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Paediatricians and others involved in the area of child protection must work together with other professionals
Children have always been subjected to abuse and it is possible to read about the dreadful, by today's standards, things which befell them throughout history. Western society changed its attitude during the 19th century partly prompted by the graphic descriptions of Charles Dickens and other great writers of the day. Yet little was done about abuse of children until the famous case of Mary Ellen Wilson in New York in the 1860s. Mary Ellen was persistently beaten and abused by her adoptive parents. Although the abuse was widely known about amongst the local community, it was impossible to get the police to prosecute the parents, as the rights of parents to chastise their child were sacrosanct. There were no laws to protect children from such abuse but eventually the Society for the Prevention of Cruelty to Animals were persuaded to use the animal protection laws on the grounds that Mary Ellen Wilson was a member of the animal kingdom and, therefore, should be protected. Mary Ellen was removed from her parents and very soon afterwards in 1871 the Society for the Prevention of Cruelty to Children was formed in New York, followed soon afterwards by the National Society for the Prevention of Cruelty to Children (NSPCC) in the UK. Yet it was not until Henry Kempe in 19621 described “the battered child syndrome” that child protection really gained momentum.
Throughout the latter part of the 20th century there were many high profile cases of deaths of children following mistreatment, including that of Maria Colwell. There were a lot of official enquiries and most highlighted the fact that opportunities to intervene had been missed, very often because of poor communication between professionals. The recognition that children could also be sexually abused led to the enquiry into how child sexual abuse was handled in Cleveland, which led on to the Children Act of 19892 and to the Department of Health's guidance on the practical aspects of investigating and managing suspected child abuse and its prevention. Working together to protect children was published in 19893 with the hope that high profile tragedies such as that of Maria Colwell4 would never occur again, but of course they did. The enquiry by Lord Laming found numerous opportunities during Victoria Climbie's short life where intervention could have made a difference. The report made many recommendations and many of these were to do with professionals working together.5 Once again the government responded with a revision of the Children Act and the Department for Education and Skills published a new guide for interagency working to safeguard and promote the welfare of children, Working together to safeguard children.6 This has been accompanied by the replacement of Area Child Protection Committees (ACPCs) with Local Safeguarding Boards. Similar updates to child protection procedures have been made in Scotland, Wales and Northern Ireland.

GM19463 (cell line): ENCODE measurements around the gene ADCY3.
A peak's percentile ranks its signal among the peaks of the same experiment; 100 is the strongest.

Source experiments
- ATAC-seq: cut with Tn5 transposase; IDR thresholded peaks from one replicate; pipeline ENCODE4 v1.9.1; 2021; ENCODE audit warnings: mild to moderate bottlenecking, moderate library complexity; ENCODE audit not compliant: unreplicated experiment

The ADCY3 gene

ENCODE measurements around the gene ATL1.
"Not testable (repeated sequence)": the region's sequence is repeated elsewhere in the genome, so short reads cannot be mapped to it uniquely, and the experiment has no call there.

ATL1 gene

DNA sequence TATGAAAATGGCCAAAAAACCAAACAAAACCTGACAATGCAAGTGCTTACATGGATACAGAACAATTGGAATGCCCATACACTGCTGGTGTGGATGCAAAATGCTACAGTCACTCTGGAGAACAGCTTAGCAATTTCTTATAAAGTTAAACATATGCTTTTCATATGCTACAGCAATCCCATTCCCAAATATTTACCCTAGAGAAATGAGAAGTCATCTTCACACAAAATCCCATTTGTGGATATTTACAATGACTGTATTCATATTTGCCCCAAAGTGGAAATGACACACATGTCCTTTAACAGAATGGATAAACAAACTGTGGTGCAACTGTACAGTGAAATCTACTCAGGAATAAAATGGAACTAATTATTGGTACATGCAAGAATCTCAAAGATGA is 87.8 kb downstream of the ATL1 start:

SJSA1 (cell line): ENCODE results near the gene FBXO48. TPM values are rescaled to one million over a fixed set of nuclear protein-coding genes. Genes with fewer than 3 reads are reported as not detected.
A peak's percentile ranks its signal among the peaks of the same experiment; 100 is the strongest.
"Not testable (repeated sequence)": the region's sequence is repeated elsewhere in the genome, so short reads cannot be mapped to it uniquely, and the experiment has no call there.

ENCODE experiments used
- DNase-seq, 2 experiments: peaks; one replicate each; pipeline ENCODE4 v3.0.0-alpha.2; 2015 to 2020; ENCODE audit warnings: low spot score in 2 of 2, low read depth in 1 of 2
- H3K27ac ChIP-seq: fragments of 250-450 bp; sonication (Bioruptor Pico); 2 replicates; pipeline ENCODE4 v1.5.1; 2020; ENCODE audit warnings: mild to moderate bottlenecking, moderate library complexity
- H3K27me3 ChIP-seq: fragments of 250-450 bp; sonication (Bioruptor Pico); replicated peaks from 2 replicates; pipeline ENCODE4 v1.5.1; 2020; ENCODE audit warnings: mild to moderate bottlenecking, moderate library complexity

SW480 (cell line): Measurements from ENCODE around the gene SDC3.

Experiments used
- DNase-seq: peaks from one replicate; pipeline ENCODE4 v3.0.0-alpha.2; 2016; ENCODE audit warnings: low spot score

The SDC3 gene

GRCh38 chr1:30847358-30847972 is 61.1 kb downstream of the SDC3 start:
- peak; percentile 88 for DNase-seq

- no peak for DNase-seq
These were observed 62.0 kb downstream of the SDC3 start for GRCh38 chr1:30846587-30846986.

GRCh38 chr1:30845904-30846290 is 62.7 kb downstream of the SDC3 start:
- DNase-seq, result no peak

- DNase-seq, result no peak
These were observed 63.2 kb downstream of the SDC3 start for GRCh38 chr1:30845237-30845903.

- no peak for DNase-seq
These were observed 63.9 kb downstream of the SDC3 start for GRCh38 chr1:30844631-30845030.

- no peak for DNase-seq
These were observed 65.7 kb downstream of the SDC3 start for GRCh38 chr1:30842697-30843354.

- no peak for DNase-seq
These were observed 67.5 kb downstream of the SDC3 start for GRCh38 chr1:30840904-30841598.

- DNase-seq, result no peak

It is clear that professionals must work together and in particular health professionals must work with each other and with social workers. But there are many other interactions between professional groups, and of course parents and the public, which are essential if we really are going to make Victoria Climbie England's last great child protection scandal. A recent survey of the implementation of the healthcare recommendations in the Laming report has shown some improvement, but many acute Trusts in England are still not fully complying with the new standards.7 So what else can be done to help protect children?
In spite of the fact that child protection is an essential part of all paediatricians' everyday work, it has not been systematically well taught to our trainees. The Royal College of Paediatrics and Child Health (RCPCH) is beginning to rectify this situation and is producing a series of training packages. These will be aimed at various different levels, but the most important point is to ensure that the correct steps are taken in the first contact with a possible abused child. It is equally important to ensure that the wrong thing is not done. The course is based around the principles and methodology of the Acute Life Support package of training and provides essential first steps.8 It is currently being implemented across the UK and is being well received. However, it is very labour intensive as it requires large numbers of trainers all of whom have themselves to be trained. Time in busy schedules has to be allocated for this to happen. It is too early yet to know what difference this will make, but early signs are very favourable. The programme is attracting considerable interest from overseas and the RCPCH is now working with the Indian Academy of Paediatrics to develop a similar programme for that country's vast population of children. If trainees are basically competent, then they should have the confidence to do what is correct for vulnerable children. Higher level training programmes are also being developed.